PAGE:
Two teenagers hold each other close as they throw themselves about the dance floor under the flashing lights of an old-fashioned projector. As their lips near, the lights are flipped on and the two look in shock at the older brothers of male partner. There are several close calls like this in Dirty Dancing: Havana Nights which remind the audience of its PG-13 rating. Despite the few cheesy lines sprinkled about, the movie transcends the teeny-bopper genre with scenes depicting the Cuban revolution.
The concepts of freedom and revolution are mixed well with the sugary-spicy plot, and together create a plot that is far from unpalatable. The story begins when preppy Katey Miller (Romola Garai) is forced to move to Cuba before her senior year in high school. At first she buries herself in her books but eventually establishes a friendship with a pool boy at the hotel she is staying at, Javier Suarez (Diego Luna). Before long, she finds out about a dance contest and convinces Javier to teach her traditional Cuban dance which she mixes with her European dancing to master the art of "Latin Ballroom." Javier agrees to her proposition, because he needs money for his poor family. Luna cares for his family because his father, a revolutionary, was killed three years ago.
The darker side of the movie brings a very necessary credibility to the story, as do the film's leading actors, especially Luna. The reality of his character balances out Garai's and brings a down to earth element to the otherwise nearly over-the-top plot. His performance is impressive and entirely believable, good traits for a by-in-large unknown actor.
However, Luna doesn't deserve all the credit for bringing this plot alive. Credible supporting actors, such as the lovers' respective families, all create a good atmosphere in which this new spin on a classic storyline simmers. A surprise appearance of Patrick Swayze as Katey's inspirational dance teacher also sparkles in a secondary part, as well as harkening back to the original movie.
The original Dirty Dancing, as iconic as it turned out to be, also has been labeled as the ultimate Chick Flick, and Havana Nights may not escape that fate. True, it is a story about a sheltered teenage girl coming to age and getting comfortable with her own sexuality and all that jazz. But even if you only see it for the dance sequences, Dirty Dancing: Havana Nights is worth at least a rental if not the seven or eight bucks to see in the theater. Unlike the original, which came out in the ultimate dance movie decade (the ‘80s), Havana Nights is refreshing now and contrasts sharply with the fantasies that have been popular recently. Although it may not win 11 Oscars, the movie certainly isn't just a copycat of styles that have recently been in vogue.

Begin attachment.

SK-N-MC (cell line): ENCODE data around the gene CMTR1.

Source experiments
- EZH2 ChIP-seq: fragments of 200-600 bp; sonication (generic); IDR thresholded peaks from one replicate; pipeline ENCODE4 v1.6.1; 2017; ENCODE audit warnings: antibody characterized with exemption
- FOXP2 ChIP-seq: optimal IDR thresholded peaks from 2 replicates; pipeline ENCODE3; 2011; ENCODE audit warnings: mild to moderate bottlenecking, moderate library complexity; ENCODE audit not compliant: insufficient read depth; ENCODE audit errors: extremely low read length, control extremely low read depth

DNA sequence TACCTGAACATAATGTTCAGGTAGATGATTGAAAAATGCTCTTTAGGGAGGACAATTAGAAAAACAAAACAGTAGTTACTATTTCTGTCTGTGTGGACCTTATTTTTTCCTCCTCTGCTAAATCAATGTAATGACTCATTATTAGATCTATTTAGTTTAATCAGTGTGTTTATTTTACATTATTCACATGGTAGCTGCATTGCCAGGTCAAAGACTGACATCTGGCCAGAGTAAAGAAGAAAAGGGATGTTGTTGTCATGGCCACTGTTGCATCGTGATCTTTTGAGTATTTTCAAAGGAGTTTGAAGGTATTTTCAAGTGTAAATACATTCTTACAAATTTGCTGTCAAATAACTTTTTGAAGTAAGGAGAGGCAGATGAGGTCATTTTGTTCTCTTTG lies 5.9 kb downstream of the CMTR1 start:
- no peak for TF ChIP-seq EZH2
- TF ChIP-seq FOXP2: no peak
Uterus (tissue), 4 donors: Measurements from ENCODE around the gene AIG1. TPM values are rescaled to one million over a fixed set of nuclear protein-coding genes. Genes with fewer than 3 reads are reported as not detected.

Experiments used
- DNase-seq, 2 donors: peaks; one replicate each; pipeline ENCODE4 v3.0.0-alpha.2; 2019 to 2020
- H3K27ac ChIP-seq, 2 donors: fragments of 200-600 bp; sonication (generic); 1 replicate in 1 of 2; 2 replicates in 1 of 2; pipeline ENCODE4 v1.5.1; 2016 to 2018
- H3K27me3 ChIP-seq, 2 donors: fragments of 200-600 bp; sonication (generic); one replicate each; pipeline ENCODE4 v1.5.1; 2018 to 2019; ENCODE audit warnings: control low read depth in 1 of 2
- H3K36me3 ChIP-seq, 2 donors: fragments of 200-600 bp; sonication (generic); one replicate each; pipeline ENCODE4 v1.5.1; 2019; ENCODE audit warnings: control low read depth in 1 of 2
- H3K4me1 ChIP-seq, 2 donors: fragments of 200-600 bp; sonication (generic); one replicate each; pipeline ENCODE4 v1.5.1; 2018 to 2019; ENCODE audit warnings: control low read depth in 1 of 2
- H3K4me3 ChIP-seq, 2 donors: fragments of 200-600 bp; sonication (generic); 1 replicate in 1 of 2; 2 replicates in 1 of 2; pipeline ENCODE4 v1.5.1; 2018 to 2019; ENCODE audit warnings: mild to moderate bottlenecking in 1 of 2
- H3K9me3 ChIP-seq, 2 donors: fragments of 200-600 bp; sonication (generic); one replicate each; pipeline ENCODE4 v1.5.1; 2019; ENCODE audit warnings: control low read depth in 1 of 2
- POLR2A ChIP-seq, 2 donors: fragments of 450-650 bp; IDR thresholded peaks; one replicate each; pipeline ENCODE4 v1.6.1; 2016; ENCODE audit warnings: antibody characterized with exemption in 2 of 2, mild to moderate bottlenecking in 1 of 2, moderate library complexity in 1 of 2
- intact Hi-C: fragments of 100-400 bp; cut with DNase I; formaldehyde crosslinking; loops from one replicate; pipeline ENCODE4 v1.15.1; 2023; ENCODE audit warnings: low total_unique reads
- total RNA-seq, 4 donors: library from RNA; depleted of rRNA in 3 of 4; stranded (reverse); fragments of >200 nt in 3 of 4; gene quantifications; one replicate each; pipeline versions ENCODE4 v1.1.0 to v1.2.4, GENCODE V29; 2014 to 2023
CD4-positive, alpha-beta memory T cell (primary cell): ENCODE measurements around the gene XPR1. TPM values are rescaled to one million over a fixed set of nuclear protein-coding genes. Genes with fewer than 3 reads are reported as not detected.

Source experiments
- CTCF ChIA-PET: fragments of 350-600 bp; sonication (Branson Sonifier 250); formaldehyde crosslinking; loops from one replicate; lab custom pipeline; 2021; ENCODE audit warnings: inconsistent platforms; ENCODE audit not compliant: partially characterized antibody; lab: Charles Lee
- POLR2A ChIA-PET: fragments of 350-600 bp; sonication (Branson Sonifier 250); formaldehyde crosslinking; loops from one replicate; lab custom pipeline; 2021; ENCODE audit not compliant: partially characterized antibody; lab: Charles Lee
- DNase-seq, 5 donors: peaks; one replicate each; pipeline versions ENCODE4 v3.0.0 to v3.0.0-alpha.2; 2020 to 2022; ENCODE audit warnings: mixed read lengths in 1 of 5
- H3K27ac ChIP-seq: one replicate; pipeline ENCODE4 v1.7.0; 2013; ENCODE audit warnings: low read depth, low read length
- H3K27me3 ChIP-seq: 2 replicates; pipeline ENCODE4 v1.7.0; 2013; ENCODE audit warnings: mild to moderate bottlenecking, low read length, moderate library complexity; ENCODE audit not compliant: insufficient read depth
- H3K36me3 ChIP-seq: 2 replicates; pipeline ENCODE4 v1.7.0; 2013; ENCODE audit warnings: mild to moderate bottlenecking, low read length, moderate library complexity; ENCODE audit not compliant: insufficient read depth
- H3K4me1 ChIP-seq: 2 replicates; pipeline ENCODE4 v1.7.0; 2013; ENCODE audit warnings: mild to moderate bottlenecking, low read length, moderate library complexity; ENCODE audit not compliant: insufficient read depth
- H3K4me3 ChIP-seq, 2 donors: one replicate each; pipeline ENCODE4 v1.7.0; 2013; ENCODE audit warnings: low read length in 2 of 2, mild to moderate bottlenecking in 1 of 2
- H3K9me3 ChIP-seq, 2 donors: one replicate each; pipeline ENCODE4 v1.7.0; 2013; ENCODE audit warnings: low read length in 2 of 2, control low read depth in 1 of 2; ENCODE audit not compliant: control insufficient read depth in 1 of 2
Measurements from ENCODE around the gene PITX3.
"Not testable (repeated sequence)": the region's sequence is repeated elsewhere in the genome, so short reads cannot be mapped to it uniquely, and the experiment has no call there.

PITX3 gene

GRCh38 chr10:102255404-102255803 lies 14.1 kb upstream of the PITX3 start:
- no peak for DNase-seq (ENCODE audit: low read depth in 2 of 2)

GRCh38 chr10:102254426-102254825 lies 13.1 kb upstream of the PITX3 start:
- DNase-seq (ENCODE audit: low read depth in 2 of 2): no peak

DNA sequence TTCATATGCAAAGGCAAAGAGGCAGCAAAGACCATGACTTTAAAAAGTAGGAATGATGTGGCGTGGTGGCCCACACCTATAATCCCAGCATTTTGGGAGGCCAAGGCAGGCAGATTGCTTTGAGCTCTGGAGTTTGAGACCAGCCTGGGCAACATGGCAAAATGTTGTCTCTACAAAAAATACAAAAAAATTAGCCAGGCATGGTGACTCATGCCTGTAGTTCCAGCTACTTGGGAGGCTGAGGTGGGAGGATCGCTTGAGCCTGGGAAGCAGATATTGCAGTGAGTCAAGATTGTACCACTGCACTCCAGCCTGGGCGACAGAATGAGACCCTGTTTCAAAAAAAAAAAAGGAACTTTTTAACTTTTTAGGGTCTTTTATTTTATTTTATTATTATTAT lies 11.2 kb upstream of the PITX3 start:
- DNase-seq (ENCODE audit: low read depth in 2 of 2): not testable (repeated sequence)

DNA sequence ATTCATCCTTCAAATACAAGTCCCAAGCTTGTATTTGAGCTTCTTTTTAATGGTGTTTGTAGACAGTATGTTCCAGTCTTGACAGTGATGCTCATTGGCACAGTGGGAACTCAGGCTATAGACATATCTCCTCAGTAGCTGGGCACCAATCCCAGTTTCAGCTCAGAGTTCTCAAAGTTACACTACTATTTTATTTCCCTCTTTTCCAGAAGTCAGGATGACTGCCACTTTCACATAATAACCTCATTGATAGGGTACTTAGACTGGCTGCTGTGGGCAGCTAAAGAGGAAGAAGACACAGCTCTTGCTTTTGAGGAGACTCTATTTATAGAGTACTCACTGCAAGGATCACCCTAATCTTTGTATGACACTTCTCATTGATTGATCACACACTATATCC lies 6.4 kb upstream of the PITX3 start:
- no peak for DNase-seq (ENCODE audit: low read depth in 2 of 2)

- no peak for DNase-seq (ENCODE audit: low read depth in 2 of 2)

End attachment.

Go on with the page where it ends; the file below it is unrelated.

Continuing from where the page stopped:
Not only is the entire movie vintage, but the costumes were as well. The fun, vibrant styles of Cuban clubs and the starchy outfits worn by Americans contrasted wonderfully in the film. Katey's various garb illustrated her internal changes, for she begins the movie in a buttoned up white blouse and smart ponytail framed by studious glasses, but ends with her hair wild and wearing a somewhat scandalous green frock.
Dirty Dancing: Havana Nights swerves dangerously close to being a Chick Flick, but at least the plot is not entirely predictable and ends with a somewhat disappointing but nonetheless realistic and bittersweet twist. Ultimately, it is a fun movie to see if The Passion scares you too much and you are looking for a bit of a dessert film.
Dirty Dancing: Havana Nights is rated PG-13 for sexual content.
Kate Selby. Kate Selby is a mean, green, story writing machine! She enjoys rock climbing, yoga, volleyball, writing poetry in her psychological "Zen Zone," and running hurdles. Another hobby which Kate enjoys is laughing at herself, an activity which she pursues quite often as she often does … More »